Denver fought to yet another Game 7, putting all the pressure on the Clippers. An underdog with momentum is one of the most dangerous teams to face in an elimination game. Baron Davis knows all about that, being a crucial part of one of the biggest upsets in NBA history.
“Even though Dallas was just a great team, and I think they ran up into a team that they couldn’t match up with.”Baron Davis, Legends of Sport
After finishing the ’05/’06 season last in the Pacific division, the ’06/’07 Golden State Warriors, coached by Don Nelson, showed signs of improvement. The team went 42-40 over the regular season. But before the Western Conference First round match-up with the top-seeded Dallas Mavericks, few people saw that the Warriors could have a chance of beating the Mavs.
The Warriors saw it differently. During the regular season, the Warriors posted a perfect 3-0 record vs. the Mavericks, with an average winning margin of 16.3 points. Bering that in mind, the Warriors went to Dallas to open what happened to be one of the most exciting playoffs-series ever! The initial win gave the Warriors a tremendous winning impulse and charged them for the remainder of the series. The ‘war’ was just begging. It was David vs. Goliath story all over again.
“The thing about the Dallas series was everybody was up! Because pretty much everybody had a good game and a good match-up.”Baron Davis, Legends of Sport
Each of the Warriors leading scorers at the time felt he has a favorable match-up and could score at will. And the shots were falling for them, especially in the clutch-time, when the game was on the line.
“You gotta look at all the big shots Stephen Jackson hit, all the big plays Matt Barnes made, all the big stats by Monta Ellis. But Jason Richardson is the one that everybody forgets. He had like 42 in game three! Jason Richardson was going at them. He was lighting it up.”Baron Davis, Legends of Sport
Leading his team with a winning attitude Baron Davis took advantage of the favorable match-ups with Devin Harris and Jason Terry. He delivered, game after game, performing with great poise on both ends, and having an immense impact on the Warriors performance. He averaged 25.0ppg, 6.2 boards, and 5.7 assists per game while connecting 45.4% of his three-point field goals.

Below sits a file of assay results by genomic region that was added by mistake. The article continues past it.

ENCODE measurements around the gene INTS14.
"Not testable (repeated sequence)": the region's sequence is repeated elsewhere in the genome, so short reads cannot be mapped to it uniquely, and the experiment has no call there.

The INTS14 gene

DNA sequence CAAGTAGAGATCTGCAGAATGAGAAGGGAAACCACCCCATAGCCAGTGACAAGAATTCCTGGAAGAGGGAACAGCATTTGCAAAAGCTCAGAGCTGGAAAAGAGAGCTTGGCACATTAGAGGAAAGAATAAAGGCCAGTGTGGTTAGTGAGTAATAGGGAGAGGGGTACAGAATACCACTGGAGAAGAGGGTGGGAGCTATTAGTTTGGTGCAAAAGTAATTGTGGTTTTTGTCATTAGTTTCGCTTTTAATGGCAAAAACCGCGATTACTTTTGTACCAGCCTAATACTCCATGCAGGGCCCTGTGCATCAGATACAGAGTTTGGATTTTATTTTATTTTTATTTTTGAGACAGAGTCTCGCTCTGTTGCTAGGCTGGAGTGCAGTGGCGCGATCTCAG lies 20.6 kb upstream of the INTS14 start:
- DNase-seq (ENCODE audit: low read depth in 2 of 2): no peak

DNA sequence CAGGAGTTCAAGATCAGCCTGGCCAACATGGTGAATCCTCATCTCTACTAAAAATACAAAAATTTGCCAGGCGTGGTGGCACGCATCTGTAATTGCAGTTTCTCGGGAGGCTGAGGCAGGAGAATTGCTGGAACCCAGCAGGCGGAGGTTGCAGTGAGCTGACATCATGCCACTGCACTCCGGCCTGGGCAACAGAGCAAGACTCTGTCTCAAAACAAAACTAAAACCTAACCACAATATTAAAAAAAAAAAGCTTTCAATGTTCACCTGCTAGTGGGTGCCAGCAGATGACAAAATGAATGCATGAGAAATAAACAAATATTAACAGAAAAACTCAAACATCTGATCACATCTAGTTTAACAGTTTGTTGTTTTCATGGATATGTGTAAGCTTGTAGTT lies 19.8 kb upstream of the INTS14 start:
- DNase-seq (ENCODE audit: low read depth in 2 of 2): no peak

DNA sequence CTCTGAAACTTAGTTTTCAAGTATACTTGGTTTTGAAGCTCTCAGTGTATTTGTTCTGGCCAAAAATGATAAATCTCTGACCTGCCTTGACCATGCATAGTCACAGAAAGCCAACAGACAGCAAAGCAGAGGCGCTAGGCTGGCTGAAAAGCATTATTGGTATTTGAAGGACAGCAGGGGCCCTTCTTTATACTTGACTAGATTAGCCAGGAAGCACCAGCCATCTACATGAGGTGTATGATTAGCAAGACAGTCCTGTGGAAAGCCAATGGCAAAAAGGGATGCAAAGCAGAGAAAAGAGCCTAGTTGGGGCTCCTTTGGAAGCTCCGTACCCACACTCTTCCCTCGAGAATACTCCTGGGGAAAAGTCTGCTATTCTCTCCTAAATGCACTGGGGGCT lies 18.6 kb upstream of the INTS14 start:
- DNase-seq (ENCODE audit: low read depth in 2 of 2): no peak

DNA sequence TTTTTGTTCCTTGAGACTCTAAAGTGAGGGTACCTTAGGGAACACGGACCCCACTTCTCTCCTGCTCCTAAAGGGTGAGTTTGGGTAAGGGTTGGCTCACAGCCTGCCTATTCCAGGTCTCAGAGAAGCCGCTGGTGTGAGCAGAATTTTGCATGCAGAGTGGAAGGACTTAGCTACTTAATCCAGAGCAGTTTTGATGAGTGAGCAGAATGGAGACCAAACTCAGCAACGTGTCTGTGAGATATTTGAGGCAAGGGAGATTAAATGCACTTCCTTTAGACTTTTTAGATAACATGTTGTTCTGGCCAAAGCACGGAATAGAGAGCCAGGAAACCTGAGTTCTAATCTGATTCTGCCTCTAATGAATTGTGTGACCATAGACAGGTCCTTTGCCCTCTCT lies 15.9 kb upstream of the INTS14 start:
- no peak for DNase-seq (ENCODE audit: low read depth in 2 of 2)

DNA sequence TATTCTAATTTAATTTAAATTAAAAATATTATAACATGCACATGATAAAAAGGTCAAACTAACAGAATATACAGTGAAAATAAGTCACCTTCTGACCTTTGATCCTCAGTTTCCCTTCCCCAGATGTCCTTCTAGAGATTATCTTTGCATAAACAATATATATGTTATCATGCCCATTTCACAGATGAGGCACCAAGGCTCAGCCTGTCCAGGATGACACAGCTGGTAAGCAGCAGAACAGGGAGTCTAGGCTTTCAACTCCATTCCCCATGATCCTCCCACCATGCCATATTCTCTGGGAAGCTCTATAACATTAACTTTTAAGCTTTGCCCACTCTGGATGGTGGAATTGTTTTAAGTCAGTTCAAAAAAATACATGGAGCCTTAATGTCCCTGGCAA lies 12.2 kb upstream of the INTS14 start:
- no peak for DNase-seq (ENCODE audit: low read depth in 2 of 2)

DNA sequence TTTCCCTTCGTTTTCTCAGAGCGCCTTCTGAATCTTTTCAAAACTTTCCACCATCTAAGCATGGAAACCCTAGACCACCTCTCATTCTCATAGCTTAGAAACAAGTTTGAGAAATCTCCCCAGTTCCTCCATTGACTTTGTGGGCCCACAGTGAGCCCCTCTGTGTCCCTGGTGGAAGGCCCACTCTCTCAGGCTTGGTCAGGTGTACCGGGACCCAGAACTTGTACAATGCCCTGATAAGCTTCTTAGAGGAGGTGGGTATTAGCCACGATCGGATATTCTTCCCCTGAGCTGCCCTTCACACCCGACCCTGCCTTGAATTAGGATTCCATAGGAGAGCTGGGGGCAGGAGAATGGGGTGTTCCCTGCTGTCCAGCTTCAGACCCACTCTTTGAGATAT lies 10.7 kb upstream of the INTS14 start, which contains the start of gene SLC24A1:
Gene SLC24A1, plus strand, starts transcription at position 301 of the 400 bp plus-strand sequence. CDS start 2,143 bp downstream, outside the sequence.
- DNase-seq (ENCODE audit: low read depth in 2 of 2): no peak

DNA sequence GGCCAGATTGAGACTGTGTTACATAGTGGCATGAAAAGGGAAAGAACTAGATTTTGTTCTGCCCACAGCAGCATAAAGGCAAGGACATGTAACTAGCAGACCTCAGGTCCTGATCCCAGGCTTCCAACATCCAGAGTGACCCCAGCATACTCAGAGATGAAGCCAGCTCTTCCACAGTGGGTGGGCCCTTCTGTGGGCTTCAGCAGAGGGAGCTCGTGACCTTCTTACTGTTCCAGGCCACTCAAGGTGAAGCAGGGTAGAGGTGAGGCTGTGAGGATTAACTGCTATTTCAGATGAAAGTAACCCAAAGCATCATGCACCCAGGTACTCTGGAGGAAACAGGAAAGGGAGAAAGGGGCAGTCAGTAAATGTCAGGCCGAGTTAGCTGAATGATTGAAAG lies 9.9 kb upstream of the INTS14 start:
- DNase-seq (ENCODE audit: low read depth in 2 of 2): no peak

“For me, it was just ‘get to the bucket, get to the bucket, get to the bucket.’ Put pressure on the defense. In the playoffs, you play a tittle bit more with angst and fear. This fear of losing, or this fear wasting possession. I know now it’s a little bit different, but back then, it was all about possessions and playing a possession game. It was like get to the rim, get the best shot, make them play at our pace. I just feel there wasn’t anyone who could match up against me.”Baron Davis, Legends of Sport
More importantly, throughout this particular series, the Warriors showed up on the defensive end. Even though Dallas high-octane offense was ranked 2nd in the league in the offensive ranking category, the Warriors played with great passion, helped each other a lot, and limited the Mavs under 100 points margin in all four series wins.
“It was a team thing, and for me, it was just will; if we could beat them off from our will and our talent. And we gotta put ourselves to the position down the stretch.”Baron Davis, Legends of Sport
After splitting the first two games in Texas, the Warriors won both of their next two home games in front of the capacity crowd in unforgettable white We Believe t-shirts in Oracle Arena. Then, the Mavericks won game five in Dallas. Back in Oakland, on May 3rd, 2007, the Warriors were able to win game six by and complete one of the biggest upsets in the NBA playoffs’ history.
The place in Oracle Arena, down the hall to the visitors’ locker room, where Dirk Nowitzki reportedly pounded the wall after this defeat, is probably still marked with a white We Believe t-shirt!